“Consequences,” Kara says, after a lengthy pause. “They began noticing changes in the archives that hadn’t been there before. The Founding Wars suddenly had gone for years more than they had originally lasted, whole Houses were wiped from existence, at some point they had caused Krypton to convince the rest of the Sector to pull out from Lantern jurisdiction.”
“And that was... bad? That sounds bad,” Lena admits.
“Oh it was bad. Sometimes I wonder- if we hadn’t cut away from the Lanterns, whether we might have…” Kara trails off, expression haunted. “I guess it doesn’t matter now. Fanciful dreams. Anyways, the Council got wind of the discrepancies, even if they themselves didn’t remember them, and ordered the Corps to fix it.”
“I’m guessing they didn’t?”
“That’s an understatement. The Corps Travelled to the future, hoping to gather extra technology that could help them reset the timeline. They found what they wanted, saved a couple hundred thousand people in the process by deescalating the tensions between Krypton and Daxam before the deployed armies started fighting, then went back to their time. Ultimately, they couldn’t reset the timeline and the Council just resigned itself to the changes and disbanded the Corps.”
“That doesn’t sound too bad,” Lena ventures cautiously. Kara turns and smiles at Lena, small and sad. Giving in to impulse, Lena takes Kara’s hand, twining their fingers together and squeezing as a show of… sympathy. Maybe. Support, hopefully.
“Yeah well, a few centuries after the Krypton-Daxam Standstill, scholars began to notice a discrepancy in their records. Apparently, in the original timeline, the Standstill really did turn into an actual war,” Kara says, tightening her hold on Lena’s hand to something surer. Stronger.
“So they stopped a war. Shouldn’t that be a good thing?”
“Not when the war had been engineered by Fourth World beings. When they saw that their war had been prevented even though, for them, it had already happened, they got curious and started to pay more attention to Krypton. To the extent that they found the planet a great target for colonization.”
“Yeah. The beings, known as New Gods, mounted an invasion of the Sector, decimating planets, causing the extinction of an entire galaxy and its people. There was so much violence, and the New Gods, they seemed unstoppable. In the end, it took years of battle before the Science Guild was able to invent the technology that would banish Doomsday and his troops back to Apokolips.”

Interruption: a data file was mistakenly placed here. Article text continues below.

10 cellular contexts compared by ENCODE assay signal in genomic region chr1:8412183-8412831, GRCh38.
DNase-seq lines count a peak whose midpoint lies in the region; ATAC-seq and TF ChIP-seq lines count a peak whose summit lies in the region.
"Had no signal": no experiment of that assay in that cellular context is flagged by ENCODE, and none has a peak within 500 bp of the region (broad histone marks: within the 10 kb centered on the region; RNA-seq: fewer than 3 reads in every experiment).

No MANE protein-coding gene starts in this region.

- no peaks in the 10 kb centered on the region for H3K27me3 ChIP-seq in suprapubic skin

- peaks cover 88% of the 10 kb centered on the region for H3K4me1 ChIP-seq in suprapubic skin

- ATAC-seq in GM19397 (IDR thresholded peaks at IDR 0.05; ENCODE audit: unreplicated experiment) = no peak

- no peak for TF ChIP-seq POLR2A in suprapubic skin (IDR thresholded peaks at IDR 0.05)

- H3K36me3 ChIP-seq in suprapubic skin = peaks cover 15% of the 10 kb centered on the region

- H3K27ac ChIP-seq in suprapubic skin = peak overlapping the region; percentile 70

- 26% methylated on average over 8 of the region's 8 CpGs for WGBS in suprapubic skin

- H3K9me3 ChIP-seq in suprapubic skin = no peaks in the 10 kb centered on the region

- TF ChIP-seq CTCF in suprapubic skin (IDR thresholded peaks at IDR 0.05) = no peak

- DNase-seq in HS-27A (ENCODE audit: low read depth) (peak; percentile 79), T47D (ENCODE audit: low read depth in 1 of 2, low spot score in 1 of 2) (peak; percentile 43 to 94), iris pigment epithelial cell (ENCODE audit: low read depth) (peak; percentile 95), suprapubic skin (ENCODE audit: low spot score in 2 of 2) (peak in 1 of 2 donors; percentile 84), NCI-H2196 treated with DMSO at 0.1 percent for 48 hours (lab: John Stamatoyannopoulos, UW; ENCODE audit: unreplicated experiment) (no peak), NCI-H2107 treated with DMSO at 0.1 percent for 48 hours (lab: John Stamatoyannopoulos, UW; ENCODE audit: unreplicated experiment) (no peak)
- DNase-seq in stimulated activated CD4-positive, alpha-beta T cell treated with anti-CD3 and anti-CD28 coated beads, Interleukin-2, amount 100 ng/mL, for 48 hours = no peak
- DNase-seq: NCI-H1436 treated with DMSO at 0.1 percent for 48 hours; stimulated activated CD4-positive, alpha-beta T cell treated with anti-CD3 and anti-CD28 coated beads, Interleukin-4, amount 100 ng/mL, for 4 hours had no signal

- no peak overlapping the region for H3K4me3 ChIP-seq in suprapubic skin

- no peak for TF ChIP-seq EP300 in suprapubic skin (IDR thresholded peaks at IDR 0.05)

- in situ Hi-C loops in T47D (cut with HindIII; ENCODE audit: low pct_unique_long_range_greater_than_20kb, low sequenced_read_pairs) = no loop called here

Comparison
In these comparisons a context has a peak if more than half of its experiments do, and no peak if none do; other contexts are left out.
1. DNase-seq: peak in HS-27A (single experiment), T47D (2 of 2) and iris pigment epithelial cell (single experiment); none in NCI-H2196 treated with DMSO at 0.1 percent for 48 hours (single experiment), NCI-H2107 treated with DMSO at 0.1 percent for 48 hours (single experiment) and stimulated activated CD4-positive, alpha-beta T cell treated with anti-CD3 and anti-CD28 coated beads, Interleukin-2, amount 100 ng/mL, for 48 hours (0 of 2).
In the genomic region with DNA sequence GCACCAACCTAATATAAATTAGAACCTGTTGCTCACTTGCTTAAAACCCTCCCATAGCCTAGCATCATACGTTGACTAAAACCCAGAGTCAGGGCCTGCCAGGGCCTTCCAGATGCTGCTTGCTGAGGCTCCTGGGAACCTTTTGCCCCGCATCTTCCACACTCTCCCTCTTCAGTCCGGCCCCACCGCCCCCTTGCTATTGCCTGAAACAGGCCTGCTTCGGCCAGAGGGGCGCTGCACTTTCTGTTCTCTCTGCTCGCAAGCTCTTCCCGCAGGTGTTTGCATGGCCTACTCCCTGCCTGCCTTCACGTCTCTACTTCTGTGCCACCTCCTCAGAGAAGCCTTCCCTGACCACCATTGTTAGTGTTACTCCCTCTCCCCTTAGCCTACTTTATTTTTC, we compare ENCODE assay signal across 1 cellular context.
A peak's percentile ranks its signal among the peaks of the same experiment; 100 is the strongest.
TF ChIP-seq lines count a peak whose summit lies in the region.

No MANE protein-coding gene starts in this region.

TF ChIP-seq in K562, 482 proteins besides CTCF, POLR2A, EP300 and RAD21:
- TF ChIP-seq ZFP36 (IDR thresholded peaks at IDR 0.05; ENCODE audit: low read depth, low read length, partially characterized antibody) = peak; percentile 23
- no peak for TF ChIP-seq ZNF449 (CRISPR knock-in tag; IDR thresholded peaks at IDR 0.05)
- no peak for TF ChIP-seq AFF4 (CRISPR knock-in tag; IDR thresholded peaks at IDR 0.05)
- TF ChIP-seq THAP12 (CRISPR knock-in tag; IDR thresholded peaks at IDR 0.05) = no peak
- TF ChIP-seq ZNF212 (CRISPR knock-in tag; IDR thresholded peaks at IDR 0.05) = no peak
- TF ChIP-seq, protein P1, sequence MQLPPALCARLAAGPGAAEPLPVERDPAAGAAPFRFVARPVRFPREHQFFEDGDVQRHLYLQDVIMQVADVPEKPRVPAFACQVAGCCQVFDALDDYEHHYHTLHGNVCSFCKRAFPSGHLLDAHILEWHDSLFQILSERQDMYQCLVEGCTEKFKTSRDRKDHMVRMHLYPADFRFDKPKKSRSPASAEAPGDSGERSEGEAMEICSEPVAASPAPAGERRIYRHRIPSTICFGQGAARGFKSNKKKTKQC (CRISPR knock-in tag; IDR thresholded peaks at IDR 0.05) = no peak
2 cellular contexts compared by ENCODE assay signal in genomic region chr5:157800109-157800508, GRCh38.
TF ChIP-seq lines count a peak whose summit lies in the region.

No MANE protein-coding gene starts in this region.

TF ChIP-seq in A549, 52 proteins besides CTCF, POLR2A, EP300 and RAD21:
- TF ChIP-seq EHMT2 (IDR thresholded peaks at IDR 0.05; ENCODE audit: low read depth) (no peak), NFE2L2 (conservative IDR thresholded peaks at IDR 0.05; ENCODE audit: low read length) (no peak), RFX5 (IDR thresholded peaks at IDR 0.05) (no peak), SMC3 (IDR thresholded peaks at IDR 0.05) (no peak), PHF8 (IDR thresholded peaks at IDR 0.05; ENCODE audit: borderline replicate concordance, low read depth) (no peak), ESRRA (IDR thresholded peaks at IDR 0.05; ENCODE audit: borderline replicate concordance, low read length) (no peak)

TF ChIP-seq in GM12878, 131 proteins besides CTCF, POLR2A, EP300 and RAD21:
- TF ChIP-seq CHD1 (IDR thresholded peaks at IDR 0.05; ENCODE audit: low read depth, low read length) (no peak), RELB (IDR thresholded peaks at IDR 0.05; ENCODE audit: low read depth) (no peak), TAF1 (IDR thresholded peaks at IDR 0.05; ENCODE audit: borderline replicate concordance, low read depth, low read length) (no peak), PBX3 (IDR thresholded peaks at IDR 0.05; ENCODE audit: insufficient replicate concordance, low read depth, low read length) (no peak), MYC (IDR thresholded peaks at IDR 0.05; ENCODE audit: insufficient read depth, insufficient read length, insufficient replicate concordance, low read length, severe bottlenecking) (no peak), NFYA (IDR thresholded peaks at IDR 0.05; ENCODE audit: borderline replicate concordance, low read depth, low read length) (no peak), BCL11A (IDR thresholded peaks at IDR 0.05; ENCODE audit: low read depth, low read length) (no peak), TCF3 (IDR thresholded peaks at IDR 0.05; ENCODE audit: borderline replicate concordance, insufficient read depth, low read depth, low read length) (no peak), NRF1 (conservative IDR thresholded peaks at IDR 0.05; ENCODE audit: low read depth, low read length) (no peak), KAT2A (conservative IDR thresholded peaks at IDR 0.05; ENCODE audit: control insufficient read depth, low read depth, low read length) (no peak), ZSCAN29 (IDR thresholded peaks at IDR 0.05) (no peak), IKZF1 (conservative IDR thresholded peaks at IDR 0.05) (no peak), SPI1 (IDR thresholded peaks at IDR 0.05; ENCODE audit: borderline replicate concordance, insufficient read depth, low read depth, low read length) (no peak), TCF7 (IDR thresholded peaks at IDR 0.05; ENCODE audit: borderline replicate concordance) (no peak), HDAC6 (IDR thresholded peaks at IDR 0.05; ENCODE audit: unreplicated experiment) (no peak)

“What,” Lena’s voice is hoarse. She clears her throat. “What happened after?”
“Krypton tried to rebuild. The Council banned time travel of any kind. We were so ashamed of our ancestor’s actions that we retreated from the rest of the universe and shackled ourselves to our planet. It took decades before we were willing to send out anyone off-world. By the time I was born, we still only really had three diplomats stationed elsewhere. And that’s only because Daxam, Starhaven, and Sedenach were too important as trade partners to snub them by sending droids.”
Kara hunches closer to Lena.
“That’s how I know, that other than Kal and I, there are no more Kryptonians in the universe. We’re the last Lena. And only I remember and it’s all because some idiot scientist thought time was something he could play with. So yeah. I’m fine with staying on a stupid farm in the middle of nowhere. I hate it but I’d rather be bored and restless than mess with time and risk Alex’s life or Earth’s future.
I can’t lose another home Lena.”
That night, Lena holds Kara tightly.
By September, they have a comfortable routine down:
Kara wakes up early, makes breakfast then heads out with half the bots to start the long list of chores required to keep the farm running.
Lena wakes hours later, heats up the breakfast and coffee Kara made earlier and then heads down to her workshop to tinker on the farm tech with the other two bots.
Kara returns to the house to whip up a quick lunch. She always leaves something at the end of Lena's workbench, for when she can manage to rip herself away from whatever she's working long enough to realize she's hungry.
They reunite for dinner, where they talk about their days and their projects whilst Kara cooks and Lena cleans.
After dinner they will wash themselves up before moving to the bedroom, where they get into whatever Lisa has sent in her newest package: books, films, games, they get absorbed quickly into whatever glimpse of the outside world the PPA deigns to provide them with.
And if Lena is more gentle with Kara. Well, they don’t mention it. Just like they don’t speak of the constant barrage of little tasks and puzzles that Kara thinks up and leaves behind for Lena to solve.
Slowly, they get used to this quiet tranquil life they’ve made for themselves.